Anti-circumcision activists have to push back against a more-than-century-long ugly history.

All of this matters for any society invested in scientific accuracy, but it also matters for intactivists’ mission of winning hearts and minds. (None of the people I spoke with attacked religious beliefs, or prioritized passage of laws banning the act. A cultural shift was the goal.) When male circumcision is stripped of its patina of medical legitimacy, it becomes an ethically suspect procedure, at least when it’s performed on infants or children too young to give meaningful medical consent. Without health advantages, a parent’s decision to cut their child’s penis starts to seem capricious and indefensible.

That’s exactly why some circumcision advocates grasp at straws to portray it as an easy, health-improving package—not just a surgical vaccine but a surgical multivitamin. In addition to the HIV angle, they cite lower rates of HPV contraction (although there’s a real vaccine for that) and lower incidence of urinary tract infections, which already has a low rate of occurrence among men.

The real pro-circumcision clincher, though, is the locker room argument—the claim that cutting is necessary because it’s already the norm, and without undergoing it, other boys will make fun. But parents regularly bestow children with names that invite ridicule. Bullies are merciless about a host of physical traits, from big ears to red hair, but parents don’t habitually dye their kids’ hair or interfere with their baby’s ears as a teasing preempting measure. And if Garfield is a traditional family name that’s been passed down for generations, you better suck it up, Garf, Jr.

Such distinctions can work in reverse, too. I went to high school with a boy who propositioned girls by promising his natural penis was more interesting, responsive, and special than circumcised ones. In gay communities, uncut men are often explicitly fetishized and if you’re looking for testimonials from women who love foreskin, you will find them. Fear of mockery is especially unfounded now that half of American babies do not get circumcised. Intactivists believe a more accurate count would put that number even lower, and that regardless of what it is now, it will continue to fall in the years ahead.

Circumcision rationalizations, and the stigma they depend upon—that foreskins are dirty, hard to clean, and therefore teeming with bacteria—make sense in the context of America’s circumcision history. Foreskin removal became popular during the Victorian era, when an obsession with eradicating germs and masturbation took hold. Circumcision was recommended as prophylactic for a variety of health issues, especially “sexual problems,” and various medical professionals of the ageremarked approvingly on the potential of creating a link between genitals and pain. (Use of anesthesia has only very recently become the standard, following an inexplicably protracted debate about whether babies actually felt pain during the procedure.) Nowadays we don’t often fret that foreskin is too perfect a masturbation sleeve, but the old chestnut that foreskins are filthy disease traps has held its ground.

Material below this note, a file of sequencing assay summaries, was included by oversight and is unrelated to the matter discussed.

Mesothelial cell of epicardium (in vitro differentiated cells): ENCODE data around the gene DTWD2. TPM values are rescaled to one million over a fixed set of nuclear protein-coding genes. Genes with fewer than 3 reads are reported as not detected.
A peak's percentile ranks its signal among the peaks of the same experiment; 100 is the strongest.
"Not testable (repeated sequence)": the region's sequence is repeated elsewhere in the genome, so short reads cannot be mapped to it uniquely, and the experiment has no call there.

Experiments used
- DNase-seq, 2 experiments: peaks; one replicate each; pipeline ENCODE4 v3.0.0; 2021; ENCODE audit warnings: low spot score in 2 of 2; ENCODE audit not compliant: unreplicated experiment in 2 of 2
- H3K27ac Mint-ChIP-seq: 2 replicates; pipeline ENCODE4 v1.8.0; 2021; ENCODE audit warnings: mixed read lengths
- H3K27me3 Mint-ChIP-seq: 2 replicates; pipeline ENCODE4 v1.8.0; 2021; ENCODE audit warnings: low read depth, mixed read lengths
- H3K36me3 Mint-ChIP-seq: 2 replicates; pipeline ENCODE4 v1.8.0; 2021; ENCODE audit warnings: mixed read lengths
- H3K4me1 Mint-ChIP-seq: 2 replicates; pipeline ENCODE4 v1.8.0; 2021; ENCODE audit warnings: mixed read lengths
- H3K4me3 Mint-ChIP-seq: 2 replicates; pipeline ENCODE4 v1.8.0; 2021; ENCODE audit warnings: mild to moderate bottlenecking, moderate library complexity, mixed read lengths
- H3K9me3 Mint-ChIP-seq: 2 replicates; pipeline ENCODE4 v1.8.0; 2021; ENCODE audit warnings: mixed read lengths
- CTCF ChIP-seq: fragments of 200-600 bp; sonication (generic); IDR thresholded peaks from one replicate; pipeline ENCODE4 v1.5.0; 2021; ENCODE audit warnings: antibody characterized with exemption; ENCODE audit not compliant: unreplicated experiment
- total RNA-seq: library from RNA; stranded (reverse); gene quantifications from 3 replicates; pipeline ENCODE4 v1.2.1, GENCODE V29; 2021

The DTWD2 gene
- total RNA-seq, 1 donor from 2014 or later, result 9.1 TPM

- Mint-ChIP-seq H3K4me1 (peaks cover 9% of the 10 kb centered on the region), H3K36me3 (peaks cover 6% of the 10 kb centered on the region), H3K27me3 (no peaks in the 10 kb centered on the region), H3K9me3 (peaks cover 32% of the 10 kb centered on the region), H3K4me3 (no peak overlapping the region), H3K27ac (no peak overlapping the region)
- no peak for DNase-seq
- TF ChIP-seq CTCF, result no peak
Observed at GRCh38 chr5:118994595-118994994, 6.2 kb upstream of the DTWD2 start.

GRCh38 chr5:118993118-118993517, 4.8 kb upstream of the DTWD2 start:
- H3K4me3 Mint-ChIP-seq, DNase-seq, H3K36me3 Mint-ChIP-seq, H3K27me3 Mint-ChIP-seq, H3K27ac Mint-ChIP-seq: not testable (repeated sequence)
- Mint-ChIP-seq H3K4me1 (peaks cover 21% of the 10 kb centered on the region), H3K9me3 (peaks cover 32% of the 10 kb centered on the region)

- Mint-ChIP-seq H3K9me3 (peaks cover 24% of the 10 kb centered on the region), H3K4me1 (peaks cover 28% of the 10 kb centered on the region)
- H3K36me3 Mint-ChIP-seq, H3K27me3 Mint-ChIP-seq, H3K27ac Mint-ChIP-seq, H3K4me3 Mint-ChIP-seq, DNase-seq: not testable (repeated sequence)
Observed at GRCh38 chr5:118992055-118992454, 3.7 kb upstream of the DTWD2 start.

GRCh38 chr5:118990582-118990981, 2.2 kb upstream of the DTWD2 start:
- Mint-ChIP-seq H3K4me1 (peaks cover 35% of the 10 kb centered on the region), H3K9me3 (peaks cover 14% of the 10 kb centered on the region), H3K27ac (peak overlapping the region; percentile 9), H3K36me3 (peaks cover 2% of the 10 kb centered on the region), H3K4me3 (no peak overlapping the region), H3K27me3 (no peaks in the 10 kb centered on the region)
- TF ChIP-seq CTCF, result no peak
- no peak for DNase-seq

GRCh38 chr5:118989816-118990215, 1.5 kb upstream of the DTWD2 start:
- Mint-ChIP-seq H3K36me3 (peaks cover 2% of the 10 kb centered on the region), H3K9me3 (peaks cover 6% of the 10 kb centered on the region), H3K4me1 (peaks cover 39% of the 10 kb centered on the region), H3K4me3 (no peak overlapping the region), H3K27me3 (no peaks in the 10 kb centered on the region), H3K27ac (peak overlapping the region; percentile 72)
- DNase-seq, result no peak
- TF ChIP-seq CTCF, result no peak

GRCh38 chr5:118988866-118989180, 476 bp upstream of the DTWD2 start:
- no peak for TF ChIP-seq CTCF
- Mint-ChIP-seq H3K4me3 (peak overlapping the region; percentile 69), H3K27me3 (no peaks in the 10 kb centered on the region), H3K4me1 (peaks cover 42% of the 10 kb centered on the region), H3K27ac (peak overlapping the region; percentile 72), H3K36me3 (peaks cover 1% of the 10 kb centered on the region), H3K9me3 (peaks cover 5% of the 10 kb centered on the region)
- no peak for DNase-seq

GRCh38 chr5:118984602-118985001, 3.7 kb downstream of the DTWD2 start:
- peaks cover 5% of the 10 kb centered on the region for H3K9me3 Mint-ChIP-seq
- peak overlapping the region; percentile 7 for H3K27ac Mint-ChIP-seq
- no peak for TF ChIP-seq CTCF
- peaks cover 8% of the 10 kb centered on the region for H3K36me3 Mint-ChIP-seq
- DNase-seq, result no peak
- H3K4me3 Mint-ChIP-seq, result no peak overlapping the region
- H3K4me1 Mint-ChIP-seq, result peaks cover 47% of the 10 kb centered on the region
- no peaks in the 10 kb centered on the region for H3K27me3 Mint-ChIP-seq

“This is a lifetime wound. This is a permanent injury made visible.”– Brother K, anti-circumcision activist

Today, it’s the defenders of those supposed health benefits who often frame aversion to circumcision in Asian, Latino, and black parents as an issue of ignorance instead of cultural differences. Disconcerted by news of falling circumcision rates, which some experts attributed to the United States’ increasingly diverse demographics, the authors of one 2014 article suggested that the procedure be treated, once again, like vaccination and “be part of public health policies.”

This legislative rhetoric has solid historical precedence, too. In the 1890s, several American physicians “vigorously advocated” for compulsory circumcision of black men to keep them from raping white women: The government should be “enforcing circumcision” as one would “vaccination or quarantine regulations.” (This suggestion was endorsed by at least twomedical journals on the theory that Jewish men never rape, and their lack of foreskin must be the reason why—presumably because it was thought to decreases both genital pleasure and sexual craving.)

In the early 1900s, a doctor writing in the Journal of American Medical Association bemoaned the challenges of convincing syphilitic black men not to have sex, and suggested infant circumcision as the best method to control the spread of disease. As recently as 1949, doctors pointed to promiscuity, “meager” education, and a low circumcision rate to explain STIs among black citizens. Today, there are still doctors who maintain circumcision keeps Jewish men from committing rape.

Anti-circumcision activists have to push back against our more-than-century-long inculcation of this ugly history, along with a complacent modern medical community and deeply ingrained public misconceptions. So it’s no wonder they sometimes resort to dramatic, eyebrow-raising tactics to get their points across.